Tuesday, May 1, 2012

The Games we play....

Someone stopped me today in the Convention Center to ask me what I did for a living. I explained, “ I study organizations, their communication, and how they work.” The questioner just shook his head and said, “Boy I bet the last three days have really given you something to write about.”  To that all I could say was, “You ain’t lyin’.” Truth of the matter is, if this General Conference had been 8 years ago, I would have had at least 4 books by now and now be an MSNBC commentator (hey, if every other professor who has written a book can get a MSNBC show so can I) and a frequent guest on Meet the Press.

For the last 36 hours, the authors of Plan C have been huddled in Ballroom 24 of the Tampa Convention Center. Everybody knew where they were and folks came and went like it was a Quick Trip at 7:30am on a Monday morning. Do not be fooled by the misinformation some want to put out there—there were a little bit of everybody around that table—Plan B; IOT; Central Conference; and at a later stage, MFSA.  What emerged was a plan that had a little bit of everybody’s ideas including MFSA’s. They demanded 10 points of reference and got 6 of them—that’s better than the Democrats in Congress can do. The plan shaves a considerable of board agency size while allowing for a more nimble structure, when you do a quick comparison, you will find that the representation of Plan C takes strong advice from the MFSA and Plan B.

The sticking point seems to be the fact that lost in this reorganization is the   Commission on Race and Commission on Women (yes, I know their titles are longer but I have been typing them all day). What emerges is a single entity, called the Committee on Inclusion that keeps the same function but not the same structure. Frankly, what this means is the loss of some leaders/board members and any time there is loss there is anger. Don’t think the Archives folks are happy either. As an African American woman seeking ordination, do not think that I take issues of inclusion lightly. At SMU I am only one of two African American women tenured in my college and only one 9 African Americans tenured in a faculty of over 700. So I don’t want to hear anybody tell me about his or her stories of being excluded. Been there AND fighting that. I also know there are a number of ways to make sure voice and representation is obtained. Am I happy that these two key Commissions are lost? Nope but I understand the principal behind it.  Reorganizations rarely make people happy—Why? Because like it or not reorganization means we must try a new way of doing things.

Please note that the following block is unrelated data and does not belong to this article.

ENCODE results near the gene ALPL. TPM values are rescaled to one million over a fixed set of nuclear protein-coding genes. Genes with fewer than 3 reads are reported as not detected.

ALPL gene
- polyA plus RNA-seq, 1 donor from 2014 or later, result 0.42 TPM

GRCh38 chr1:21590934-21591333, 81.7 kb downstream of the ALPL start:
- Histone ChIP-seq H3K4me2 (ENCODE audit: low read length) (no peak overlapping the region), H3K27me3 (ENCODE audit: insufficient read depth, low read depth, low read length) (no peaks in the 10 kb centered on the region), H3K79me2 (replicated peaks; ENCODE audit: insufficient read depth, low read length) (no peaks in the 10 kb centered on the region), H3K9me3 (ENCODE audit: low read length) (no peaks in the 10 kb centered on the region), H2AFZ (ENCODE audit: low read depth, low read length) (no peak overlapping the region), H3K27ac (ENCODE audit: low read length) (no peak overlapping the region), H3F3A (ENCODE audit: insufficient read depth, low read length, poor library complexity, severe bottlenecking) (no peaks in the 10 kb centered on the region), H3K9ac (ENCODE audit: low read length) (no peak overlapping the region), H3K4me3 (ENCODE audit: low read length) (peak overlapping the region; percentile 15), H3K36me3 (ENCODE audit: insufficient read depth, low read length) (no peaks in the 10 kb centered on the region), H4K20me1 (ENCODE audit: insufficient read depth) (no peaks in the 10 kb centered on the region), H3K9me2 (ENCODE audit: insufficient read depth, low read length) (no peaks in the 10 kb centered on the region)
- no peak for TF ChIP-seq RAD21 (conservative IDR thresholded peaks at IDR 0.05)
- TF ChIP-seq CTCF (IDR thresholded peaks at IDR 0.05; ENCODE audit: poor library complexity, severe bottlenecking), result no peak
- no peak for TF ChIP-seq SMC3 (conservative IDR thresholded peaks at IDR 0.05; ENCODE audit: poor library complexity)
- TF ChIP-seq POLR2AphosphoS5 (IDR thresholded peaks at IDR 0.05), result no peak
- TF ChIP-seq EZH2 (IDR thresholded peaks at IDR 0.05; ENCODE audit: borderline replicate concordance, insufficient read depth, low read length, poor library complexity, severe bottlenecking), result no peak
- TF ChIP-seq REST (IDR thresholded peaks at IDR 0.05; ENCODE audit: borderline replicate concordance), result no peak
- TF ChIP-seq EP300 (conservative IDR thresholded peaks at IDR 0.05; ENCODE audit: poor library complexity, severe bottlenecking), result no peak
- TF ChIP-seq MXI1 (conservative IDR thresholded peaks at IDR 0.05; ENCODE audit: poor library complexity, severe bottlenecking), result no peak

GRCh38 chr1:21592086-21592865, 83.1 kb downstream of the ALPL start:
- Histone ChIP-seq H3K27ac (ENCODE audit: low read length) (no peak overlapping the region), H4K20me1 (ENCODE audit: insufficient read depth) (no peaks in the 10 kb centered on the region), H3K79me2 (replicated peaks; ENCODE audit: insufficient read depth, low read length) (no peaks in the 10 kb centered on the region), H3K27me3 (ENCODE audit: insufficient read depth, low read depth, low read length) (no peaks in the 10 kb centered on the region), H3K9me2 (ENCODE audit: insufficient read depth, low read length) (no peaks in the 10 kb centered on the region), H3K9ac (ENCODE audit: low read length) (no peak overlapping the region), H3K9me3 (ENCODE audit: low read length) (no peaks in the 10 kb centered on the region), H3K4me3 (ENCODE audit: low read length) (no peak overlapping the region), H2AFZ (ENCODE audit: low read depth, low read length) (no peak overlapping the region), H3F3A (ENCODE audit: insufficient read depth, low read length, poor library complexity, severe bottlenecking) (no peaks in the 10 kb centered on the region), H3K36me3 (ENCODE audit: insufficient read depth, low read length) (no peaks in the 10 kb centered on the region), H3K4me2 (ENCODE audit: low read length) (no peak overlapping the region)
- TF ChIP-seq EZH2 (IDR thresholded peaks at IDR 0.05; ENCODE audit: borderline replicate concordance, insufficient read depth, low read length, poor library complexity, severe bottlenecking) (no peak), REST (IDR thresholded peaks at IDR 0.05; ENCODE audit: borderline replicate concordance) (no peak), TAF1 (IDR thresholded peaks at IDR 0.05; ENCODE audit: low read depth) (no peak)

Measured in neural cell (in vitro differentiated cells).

Late today, perhaps in rallying the troops several missives emerged on the Convention floor, around the hall in the gathering areas, and online accusing the Plan C folks of being racists, control freaks, who were Anti-woman, Anti-youth, and Anti-Central Conference. At first I thought, this wasn’t true and then I started reading it and hearing it for myself. Again, it became a better day to be a scholar than a member of the Church. When honest disagreement becomes dishonest character assassination—something has gone terribly terribly wrong with the Body of Christ.

Want to hear something crazy? There were actually people who are aligned with MFSA who said that they liked key elements of the plan but they refuse to support it because they don’t like the process.  They actually said that they would rather vote everything down to teach the Church a lesson. Really? And you want to be taken seriously as the future leaders of the Church. I hate when Congressmen play chicken with my life and for daggone sure hate it when my fellow Methodists play chicken with my denomination.

Honestly, I only want the Church to have an honest debate with honest theological, structural, and organizational arguments. If those arguments are persuasive fine, if they are not fine but we have too much at stake to let pettiness, yes, I will say it even if no one else will—childishness, get in the way of sincere attempts by Methodists of all colors, political ideologies, agency commitments, etc to try to get our organizational ship in order.